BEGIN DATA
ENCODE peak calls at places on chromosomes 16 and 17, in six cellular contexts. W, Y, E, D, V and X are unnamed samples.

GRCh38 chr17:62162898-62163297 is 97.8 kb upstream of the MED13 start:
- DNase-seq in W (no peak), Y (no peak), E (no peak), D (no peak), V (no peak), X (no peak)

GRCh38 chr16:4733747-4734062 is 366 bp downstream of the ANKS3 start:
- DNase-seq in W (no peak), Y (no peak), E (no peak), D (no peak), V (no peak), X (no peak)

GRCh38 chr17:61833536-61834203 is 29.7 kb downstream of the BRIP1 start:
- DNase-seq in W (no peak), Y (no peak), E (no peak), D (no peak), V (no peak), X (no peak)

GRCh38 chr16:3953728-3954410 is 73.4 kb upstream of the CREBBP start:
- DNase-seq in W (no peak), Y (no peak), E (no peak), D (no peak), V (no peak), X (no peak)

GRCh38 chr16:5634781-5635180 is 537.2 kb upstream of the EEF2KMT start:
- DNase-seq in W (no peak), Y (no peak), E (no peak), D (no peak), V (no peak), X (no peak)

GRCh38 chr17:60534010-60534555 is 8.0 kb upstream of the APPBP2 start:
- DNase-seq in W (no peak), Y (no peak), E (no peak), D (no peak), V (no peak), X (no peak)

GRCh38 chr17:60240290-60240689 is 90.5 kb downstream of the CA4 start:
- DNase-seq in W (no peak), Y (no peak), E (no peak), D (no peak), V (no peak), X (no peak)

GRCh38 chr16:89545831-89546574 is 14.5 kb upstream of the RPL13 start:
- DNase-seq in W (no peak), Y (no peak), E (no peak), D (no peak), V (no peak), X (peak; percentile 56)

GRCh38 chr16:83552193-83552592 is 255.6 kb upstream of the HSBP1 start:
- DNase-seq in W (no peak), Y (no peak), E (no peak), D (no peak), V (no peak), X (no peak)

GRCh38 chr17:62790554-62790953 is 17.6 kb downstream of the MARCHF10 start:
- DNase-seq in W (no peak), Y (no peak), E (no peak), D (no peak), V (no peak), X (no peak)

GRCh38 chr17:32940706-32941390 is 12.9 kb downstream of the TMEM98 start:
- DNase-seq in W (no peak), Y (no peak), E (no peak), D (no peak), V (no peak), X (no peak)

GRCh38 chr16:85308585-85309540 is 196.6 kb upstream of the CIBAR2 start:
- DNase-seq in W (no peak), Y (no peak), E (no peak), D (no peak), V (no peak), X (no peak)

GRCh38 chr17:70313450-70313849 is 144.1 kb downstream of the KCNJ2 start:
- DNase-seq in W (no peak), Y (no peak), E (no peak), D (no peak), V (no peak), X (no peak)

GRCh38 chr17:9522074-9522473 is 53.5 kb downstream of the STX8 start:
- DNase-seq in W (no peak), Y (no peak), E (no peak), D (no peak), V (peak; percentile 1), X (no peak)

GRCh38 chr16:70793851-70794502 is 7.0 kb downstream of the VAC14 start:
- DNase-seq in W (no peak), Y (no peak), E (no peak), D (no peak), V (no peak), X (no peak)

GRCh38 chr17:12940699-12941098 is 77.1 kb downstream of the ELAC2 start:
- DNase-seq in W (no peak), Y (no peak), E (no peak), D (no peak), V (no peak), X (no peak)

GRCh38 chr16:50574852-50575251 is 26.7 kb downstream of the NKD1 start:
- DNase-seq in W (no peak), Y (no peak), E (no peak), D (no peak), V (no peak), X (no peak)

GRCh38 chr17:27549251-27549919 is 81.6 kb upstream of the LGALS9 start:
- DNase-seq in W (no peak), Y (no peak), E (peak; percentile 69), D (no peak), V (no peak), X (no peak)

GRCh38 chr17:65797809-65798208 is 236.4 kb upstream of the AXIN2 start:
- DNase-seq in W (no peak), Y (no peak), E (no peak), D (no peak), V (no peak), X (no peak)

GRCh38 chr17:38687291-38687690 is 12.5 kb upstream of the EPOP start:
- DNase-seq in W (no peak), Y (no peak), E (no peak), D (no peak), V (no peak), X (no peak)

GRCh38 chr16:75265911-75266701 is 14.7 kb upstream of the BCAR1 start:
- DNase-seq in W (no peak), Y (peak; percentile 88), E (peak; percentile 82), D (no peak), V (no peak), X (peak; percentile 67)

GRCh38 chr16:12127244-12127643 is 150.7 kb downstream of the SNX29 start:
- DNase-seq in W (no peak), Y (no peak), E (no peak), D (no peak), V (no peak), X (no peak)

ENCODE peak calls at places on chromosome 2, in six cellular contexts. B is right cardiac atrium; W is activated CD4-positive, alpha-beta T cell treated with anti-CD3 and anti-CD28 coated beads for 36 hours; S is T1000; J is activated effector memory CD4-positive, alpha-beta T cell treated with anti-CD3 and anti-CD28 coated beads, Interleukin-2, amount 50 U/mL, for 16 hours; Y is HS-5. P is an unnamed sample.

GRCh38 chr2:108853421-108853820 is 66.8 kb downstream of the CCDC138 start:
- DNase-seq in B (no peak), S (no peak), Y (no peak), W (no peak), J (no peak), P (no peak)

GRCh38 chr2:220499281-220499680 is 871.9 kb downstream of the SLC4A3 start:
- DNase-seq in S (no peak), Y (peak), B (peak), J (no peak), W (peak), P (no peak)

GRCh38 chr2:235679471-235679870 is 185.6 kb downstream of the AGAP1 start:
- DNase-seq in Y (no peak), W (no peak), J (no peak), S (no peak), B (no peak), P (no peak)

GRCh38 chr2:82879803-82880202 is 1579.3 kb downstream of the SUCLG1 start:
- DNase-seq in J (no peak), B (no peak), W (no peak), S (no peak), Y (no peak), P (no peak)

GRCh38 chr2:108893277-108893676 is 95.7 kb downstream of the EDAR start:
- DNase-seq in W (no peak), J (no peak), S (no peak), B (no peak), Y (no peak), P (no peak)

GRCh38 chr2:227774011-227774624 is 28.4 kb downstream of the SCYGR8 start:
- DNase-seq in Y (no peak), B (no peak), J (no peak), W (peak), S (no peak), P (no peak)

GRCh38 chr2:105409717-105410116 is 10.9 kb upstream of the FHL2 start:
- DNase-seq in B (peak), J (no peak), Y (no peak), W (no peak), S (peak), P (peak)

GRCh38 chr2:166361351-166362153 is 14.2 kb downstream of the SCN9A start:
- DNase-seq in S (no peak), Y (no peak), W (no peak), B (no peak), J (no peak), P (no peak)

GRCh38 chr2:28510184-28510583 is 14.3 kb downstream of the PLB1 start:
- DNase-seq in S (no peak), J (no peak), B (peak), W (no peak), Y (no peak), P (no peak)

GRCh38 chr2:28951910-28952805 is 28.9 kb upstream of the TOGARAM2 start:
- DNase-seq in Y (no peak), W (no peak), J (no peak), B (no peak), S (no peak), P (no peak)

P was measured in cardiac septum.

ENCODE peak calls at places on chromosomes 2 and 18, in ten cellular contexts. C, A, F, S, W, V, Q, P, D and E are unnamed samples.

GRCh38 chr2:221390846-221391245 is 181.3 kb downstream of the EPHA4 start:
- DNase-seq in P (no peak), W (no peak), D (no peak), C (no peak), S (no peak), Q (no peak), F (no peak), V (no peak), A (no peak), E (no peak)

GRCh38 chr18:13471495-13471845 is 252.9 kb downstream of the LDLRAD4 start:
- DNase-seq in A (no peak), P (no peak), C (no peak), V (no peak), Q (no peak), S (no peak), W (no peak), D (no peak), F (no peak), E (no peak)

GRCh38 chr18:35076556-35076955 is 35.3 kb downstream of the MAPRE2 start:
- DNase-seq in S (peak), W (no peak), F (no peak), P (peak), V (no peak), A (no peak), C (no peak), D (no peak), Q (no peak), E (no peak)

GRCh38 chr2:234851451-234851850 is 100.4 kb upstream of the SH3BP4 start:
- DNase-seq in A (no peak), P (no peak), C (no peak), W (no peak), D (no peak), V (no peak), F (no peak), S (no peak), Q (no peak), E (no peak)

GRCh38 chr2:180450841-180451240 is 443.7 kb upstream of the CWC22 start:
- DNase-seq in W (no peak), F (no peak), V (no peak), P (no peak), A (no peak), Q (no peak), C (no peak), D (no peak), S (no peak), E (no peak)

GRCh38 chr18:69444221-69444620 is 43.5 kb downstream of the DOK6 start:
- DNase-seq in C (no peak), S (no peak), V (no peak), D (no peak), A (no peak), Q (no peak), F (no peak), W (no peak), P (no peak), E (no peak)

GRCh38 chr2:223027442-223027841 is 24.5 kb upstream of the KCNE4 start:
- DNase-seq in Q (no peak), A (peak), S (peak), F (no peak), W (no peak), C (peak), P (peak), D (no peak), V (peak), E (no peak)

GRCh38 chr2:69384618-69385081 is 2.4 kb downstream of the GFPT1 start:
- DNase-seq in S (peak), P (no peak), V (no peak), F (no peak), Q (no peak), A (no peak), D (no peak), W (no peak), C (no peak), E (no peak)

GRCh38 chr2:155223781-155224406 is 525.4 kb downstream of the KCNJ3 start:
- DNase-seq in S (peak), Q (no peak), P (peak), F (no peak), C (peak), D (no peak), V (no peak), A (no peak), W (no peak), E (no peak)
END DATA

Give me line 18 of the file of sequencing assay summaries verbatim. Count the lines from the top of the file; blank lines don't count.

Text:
GRCh38 chr16:83552193-83552592 is 255.6 kb upstream of the HSBP1 start: